One thing I can tell you is that iTunes is fine for ripping music but sucks for transferring it. Go to and buy a copy of their Notmad explorer software (or whichever one is for the iPod). It integrates right into Windows Explorer so that you can drag and drop to and from the iPod. It also allows for running SQL queries if you want to go crazy with making playlists.

Personally, I think Mac's look cool, but the people who work there, the people in their commercials and the people who buy their stuff just seem like pretentious f*uckwads. I'm sorry that Bono can't figure out how to use two mouse buttons, but here on the smart side of the street, we're doing just fine.

todd brakke said...

Brandon, I've got a Creative Zen W and for video, I love the beast. Ultimately, though, it's just not nearly as portable as I'd like and the UI when working with a large music collection is just nightmarish. The podcasting support is also abysmal as the "Zencast" feature corrupts every podcast I throw into it. (And I *hate* Creative's software.)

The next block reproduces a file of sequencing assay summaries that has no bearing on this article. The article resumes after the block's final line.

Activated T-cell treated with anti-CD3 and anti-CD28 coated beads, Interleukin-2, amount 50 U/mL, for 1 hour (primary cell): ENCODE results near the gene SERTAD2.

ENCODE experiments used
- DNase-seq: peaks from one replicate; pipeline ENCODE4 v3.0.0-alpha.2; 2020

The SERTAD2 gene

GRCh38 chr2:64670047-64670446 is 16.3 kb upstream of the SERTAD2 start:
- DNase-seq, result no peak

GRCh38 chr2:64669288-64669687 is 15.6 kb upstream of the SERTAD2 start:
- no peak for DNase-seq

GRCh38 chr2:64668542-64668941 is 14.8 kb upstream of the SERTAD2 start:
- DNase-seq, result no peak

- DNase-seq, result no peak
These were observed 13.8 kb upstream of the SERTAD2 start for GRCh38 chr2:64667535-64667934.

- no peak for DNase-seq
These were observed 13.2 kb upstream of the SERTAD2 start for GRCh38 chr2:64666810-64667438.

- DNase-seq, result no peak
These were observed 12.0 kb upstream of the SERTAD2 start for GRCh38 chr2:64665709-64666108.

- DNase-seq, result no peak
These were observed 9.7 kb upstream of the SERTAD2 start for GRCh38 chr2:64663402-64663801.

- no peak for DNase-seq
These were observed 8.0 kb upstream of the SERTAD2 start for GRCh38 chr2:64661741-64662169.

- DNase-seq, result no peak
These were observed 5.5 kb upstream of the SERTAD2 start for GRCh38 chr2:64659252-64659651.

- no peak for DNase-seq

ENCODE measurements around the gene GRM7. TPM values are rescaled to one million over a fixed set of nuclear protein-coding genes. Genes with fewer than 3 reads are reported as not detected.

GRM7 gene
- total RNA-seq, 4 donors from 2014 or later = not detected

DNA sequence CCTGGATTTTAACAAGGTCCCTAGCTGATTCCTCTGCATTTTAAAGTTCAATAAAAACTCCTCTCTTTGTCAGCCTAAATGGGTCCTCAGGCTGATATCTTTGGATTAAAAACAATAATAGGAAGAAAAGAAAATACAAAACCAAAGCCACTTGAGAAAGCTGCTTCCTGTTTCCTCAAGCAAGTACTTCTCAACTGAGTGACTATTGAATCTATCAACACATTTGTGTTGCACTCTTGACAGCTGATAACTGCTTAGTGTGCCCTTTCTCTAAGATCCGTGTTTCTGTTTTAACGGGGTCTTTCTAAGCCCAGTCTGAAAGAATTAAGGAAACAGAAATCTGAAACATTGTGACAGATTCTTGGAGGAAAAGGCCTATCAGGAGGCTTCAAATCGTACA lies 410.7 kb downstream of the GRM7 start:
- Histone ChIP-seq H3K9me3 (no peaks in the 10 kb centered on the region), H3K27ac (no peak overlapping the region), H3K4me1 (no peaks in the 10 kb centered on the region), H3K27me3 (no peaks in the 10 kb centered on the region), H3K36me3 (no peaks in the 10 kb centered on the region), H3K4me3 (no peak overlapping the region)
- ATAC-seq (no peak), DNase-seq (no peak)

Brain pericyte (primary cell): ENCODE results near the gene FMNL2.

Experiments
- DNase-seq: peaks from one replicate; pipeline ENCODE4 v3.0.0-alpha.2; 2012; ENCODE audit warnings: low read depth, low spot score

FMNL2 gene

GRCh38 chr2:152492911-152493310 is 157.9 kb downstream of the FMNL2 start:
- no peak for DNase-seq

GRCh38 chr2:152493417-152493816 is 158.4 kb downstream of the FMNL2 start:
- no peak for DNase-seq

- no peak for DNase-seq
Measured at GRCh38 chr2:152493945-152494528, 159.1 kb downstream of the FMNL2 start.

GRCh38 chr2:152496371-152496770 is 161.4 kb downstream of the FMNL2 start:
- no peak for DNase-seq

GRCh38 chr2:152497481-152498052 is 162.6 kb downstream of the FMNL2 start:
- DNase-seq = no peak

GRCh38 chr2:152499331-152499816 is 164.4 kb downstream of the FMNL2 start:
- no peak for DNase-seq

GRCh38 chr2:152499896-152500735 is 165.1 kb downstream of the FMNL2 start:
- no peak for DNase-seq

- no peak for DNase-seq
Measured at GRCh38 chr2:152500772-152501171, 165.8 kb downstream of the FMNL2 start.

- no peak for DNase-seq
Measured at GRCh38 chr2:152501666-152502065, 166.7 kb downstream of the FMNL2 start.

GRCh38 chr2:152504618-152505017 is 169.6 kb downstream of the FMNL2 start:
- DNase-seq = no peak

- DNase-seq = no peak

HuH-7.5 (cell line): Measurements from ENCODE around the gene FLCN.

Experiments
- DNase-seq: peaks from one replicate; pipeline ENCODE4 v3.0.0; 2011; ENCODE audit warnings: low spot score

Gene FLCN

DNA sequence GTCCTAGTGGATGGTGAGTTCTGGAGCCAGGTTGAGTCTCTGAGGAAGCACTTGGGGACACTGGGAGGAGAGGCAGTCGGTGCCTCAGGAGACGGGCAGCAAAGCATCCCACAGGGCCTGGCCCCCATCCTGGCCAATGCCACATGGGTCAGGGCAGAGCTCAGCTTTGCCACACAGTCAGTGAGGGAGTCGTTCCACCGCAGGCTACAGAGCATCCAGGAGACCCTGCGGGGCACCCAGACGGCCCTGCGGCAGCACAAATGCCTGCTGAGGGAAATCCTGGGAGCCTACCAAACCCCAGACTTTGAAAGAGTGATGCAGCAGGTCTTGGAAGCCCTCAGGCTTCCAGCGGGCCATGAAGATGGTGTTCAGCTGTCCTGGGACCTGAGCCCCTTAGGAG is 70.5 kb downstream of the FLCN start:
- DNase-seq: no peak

Basically, I'm gonna use my iPod as a music repository and my Zen for long trips or other situations that involve a lot of waiting, where I can happily kick back and watch converted movie and TV DVDs.

About ripping: I rip my music using a specialized (and free) utility called Exact Audio Copy. My ears probably don't notice the difference, but it's supposed to be the best (ie - most accurate).

Also, I can't speak to other needs, but for syncing up an entire collection from PC to iPod, so far, I think iTunes works fabulously. Maybe it's not as good if you want finer-grained control over the sync process? Or maybe, if it's been awhile for you, Apple has improved the iTunes sync process?

Thanks for the tip about Notmad. I'll be sure to check it out!

Brandon said...

For some reason, at one point, iTunes stopped recognizing that I had certain songs on my iPod and every time I synched my iPod up, iTunes would keep putting duplicates on the blasted thing. Very annoying. Honestly, I just like being able to get stuff on my iPod without using an Apple product.

Take that Steve Jobs!

Oh, and the Creative software was always a nightmare, which is how I got turned on the Red Chair stuff in the first place.